Samstag, 15. Juni 2013

Kickstarter Bandits




The team behind the crowdfunding campaign for the Kickstarted documentary may have helped catch the largest Kickstarter fraud in history just in the nick of time, and literally quite by accident.

The team explains:

A couple of weeks ago, we reached out to the project creators behind Kobe Red, a company that was raising funds to make 100% Japanese beer fed Kobe beef jerky. Their product sounded delicious and we were intrigued to hear more about their crowdfunding story for our documentary film, Kickstarted.  We thought these guys would make for a great interview. Plus, their project had massively exceeded it’s modest $2,374 goal, eventually reaching over $120,000 in pledges from 3,000 backers. However, after emailing back and forth with these guys, we started to get very suspicious about the legitimacy of Kobe Red. We decided to look more deeply into their operations and as a result helped to uncover what would have been the biggest fraud in Kickstarter’s history.

A simple interview request with the project creators turned into an exercise in rewards-based crowdfunding due diligence and the revelation that the campaign creators were being disingenuous. The campaign originally spurned some very complimentary press about the aim of the campaign, but has since resulted in news outlets like Quartz using the instance as a platform to question Kickstarter’s overall approach to fraud.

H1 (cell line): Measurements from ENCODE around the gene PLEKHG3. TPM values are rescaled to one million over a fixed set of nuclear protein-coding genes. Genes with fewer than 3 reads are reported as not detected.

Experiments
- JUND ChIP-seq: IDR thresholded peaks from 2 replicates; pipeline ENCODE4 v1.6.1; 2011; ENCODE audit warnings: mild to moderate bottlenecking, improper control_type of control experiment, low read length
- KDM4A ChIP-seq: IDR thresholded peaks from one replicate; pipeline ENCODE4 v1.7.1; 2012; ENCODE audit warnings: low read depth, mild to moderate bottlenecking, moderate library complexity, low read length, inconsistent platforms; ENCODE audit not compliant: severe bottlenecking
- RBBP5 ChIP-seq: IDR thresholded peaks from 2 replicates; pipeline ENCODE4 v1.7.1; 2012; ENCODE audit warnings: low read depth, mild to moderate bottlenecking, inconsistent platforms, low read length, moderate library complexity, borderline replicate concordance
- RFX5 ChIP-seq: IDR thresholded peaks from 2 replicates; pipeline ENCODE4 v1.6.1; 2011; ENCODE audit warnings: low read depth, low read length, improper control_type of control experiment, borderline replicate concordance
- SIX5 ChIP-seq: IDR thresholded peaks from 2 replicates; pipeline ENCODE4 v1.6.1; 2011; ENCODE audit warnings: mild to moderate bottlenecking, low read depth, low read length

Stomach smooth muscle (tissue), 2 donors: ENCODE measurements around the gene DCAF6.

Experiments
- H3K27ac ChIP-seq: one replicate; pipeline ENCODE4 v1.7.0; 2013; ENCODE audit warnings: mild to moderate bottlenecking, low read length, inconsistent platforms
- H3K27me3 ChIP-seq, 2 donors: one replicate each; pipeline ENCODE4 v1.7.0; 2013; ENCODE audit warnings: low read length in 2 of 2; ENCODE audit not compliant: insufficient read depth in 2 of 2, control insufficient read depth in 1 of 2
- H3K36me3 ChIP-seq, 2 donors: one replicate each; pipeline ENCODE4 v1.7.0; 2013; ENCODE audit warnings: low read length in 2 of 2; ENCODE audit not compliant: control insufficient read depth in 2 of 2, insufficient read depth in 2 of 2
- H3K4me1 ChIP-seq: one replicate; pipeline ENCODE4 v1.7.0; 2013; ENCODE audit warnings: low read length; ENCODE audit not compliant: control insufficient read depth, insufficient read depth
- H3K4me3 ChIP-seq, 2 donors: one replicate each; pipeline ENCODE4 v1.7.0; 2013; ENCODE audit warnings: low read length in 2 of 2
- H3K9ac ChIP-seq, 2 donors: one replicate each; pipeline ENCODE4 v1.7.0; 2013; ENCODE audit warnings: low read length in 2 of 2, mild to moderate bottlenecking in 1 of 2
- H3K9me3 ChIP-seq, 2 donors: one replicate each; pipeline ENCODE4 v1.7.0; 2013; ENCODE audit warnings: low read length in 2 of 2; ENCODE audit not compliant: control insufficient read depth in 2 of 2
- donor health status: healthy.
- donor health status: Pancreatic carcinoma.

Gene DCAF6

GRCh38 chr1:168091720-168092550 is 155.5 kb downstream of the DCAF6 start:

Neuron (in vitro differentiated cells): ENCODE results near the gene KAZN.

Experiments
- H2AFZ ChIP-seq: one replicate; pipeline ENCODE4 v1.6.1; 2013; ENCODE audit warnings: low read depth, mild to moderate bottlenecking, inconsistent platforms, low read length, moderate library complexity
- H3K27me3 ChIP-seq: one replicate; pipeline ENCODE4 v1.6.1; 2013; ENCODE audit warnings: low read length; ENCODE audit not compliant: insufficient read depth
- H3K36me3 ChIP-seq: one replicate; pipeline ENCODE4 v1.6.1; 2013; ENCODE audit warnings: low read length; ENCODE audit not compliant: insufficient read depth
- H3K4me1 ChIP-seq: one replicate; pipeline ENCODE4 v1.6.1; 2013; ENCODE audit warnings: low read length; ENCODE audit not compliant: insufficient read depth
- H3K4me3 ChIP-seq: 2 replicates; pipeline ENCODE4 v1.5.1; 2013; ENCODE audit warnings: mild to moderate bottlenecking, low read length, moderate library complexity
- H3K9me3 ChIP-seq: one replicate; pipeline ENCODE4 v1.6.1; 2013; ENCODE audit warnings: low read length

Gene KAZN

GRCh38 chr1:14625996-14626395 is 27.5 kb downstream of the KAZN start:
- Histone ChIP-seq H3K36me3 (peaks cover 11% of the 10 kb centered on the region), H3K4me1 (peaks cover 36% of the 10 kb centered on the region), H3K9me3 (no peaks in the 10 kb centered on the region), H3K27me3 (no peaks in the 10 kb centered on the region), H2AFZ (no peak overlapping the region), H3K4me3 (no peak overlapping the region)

Kickstarter Scammers Cheat Backers Out Of $344,000


Last July, funding was completed on a Kickstarter project called Eyez by ZionEyez HD Video Recording Glasses for Facebook. The campaign raised $343,415—nearly $290,000 more than the $55,000 the Seattle-based ZionEyez team originally targeted.

The Eyez glasses could supposedly record video straight from your line of vision and upload it to Facebook. All in all, 2,059 backers (those who pledged $150 or more) were promised one set each by "the winter 2011 season."

It's now the summer of 2012, and those backers still haven't received a thing.

What's more, no one’s heard from the project's creators since April '10, when the team announced it would need eight to 12 more weeks to design and test the glasses and another 12 to 16 weeks to manufacture the first round of rewards. (Chief Technology Officer Joe Taylor did not respond to a request for comment from The Daily Dot.)

Aggravated backers have turned to the campaign's comments section to voice their complaints in hoards.

Some have threatened class action lawsuits while others, such as backer Lawrence Ku, have suggested that the team band together and hire a hitman to "find Joe Taylor and his pals and hammer them to an inch of their lives."

The hired muscle will have a hard time finding the purported scammers, who have been just as slow to respond to backer emails as they have in delivering on their promises.

"What happened to your claims of 48 hour response times?" backer oxymandias asked. "I have sent you *repeated* emails asking you questions—and you have not bothered to reply.
"In fact, over the last month, I have sent you 12 emails—and only one of those emails got a reply -- which consisted of a copy/paste of the kickstarter update—despite the fact that that was *not* actually an answer to the questions I asked."

On Saturday, backer Mårten Brödje posted a comment on the Eyez page detailing an email that he'd received in response from ZionEyez: Read more at The Daily Dot


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